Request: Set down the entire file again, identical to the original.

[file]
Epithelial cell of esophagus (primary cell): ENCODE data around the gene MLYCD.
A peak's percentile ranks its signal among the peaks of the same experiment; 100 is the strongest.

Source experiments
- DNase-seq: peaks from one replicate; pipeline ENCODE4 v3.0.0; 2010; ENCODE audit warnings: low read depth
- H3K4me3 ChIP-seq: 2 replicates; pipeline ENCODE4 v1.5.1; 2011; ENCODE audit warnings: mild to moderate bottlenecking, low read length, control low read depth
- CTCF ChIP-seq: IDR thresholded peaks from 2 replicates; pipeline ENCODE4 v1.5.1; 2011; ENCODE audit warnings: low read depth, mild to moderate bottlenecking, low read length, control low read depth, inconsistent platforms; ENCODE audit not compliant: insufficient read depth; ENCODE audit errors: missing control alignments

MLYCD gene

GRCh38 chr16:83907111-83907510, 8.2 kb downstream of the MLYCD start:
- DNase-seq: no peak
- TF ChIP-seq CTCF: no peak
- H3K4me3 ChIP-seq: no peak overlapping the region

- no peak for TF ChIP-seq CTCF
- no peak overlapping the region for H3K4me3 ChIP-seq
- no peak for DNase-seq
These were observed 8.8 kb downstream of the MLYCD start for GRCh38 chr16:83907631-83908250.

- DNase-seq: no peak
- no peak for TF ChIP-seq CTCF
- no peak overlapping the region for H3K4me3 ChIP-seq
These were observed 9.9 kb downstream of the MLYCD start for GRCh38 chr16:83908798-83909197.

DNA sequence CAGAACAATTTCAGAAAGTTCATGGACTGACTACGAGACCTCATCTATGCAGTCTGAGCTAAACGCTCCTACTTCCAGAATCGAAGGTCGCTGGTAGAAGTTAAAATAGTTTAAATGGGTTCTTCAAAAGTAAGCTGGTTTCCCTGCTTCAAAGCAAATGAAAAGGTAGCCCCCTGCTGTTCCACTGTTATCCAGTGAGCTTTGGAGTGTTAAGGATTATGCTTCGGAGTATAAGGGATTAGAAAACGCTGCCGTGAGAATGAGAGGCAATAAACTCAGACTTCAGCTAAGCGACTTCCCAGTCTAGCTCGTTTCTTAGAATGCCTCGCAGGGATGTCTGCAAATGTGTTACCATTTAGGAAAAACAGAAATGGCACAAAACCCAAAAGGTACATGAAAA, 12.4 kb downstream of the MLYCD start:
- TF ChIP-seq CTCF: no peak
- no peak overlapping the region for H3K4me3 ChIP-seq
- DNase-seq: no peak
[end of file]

Epithelial cell of esophagus (primary cell): ENCODE data around the gene MLYCD.
A peak's percentile ranks its signal among the peaks of the same experiment; 100 is the strongest.

Source experiments
- DNase-seq: peaks from one replicate; pipeline ENCODE4 v3.0.0; 2010; ENCODE audit warnings: low read depth
- H3K4me3 ChIP-seq: 2 replicates; pipeline ENCODE4 v1.5.1; 2011; ENCODE audit warnings: mild to moderate bottlenecking, low read length, control low read depth
- CTCF ChIP-seq: IDR thresholded peaks from 2 replicates; pipeline ENCODE4 v1.5.1; 2011; ENCODE audit warnings: low read depth, mild to moderate bottlenecking, low read length, control low read depth, inconsistent platforms; ENCODE audit not compliant: insufficient read depth; ENCODE audit errors: missing control alignments

MLYCD gene

GRCh38 chr16:83907111-83907510, 8.2 kb downstream of the MLYCD start:
- DNase-seq: no peak
- TF ChIP-seq CTCF: no peak
- H3K4me3 ChIP-seq: no peak overlapping the region

- no peak for TF ChIP-seq CTCF
- no peak overlapping the region for H3K4me3 ChIP-seq
- no peak for DNase-seq
These were observed 8.8 kb downstream of the MLYCD start for GRCh38 chr16:83907631-83908250.

- DNase-seq: no peak
- no peak for TF ChIP-seq CTCF
- no peak overlapping the region for H3K4me3 ChIP-seq
These were observed 9.9 kb downstream of the MLYCD start for GRCh38 chr16:83908798-83909197.

DNA sequence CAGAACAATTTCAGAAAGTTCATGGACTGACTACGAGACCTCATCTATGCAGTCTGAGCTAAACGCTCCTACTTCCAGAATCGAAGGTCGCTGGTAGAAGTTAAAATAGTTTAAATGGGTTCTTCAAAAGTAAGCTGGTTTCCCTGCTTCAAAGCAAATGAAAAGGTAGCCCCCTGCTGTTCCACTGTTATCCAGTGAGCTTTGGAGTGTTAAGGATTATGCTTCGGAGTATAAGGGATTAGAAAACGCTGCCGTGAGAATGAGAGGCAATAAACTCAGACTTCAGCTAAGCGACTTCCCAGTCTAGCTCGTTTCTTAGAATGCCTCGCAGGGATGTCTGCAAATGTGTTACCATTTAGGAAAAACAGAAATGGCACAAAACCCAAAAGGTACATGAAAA, 12.4 kb downstream of the MLYCD start:
- TF ChIP-seq CTCF: no peak
- no peak overlapping the region for H3K4me3 ChIP-seq
- DNase-seq: no peak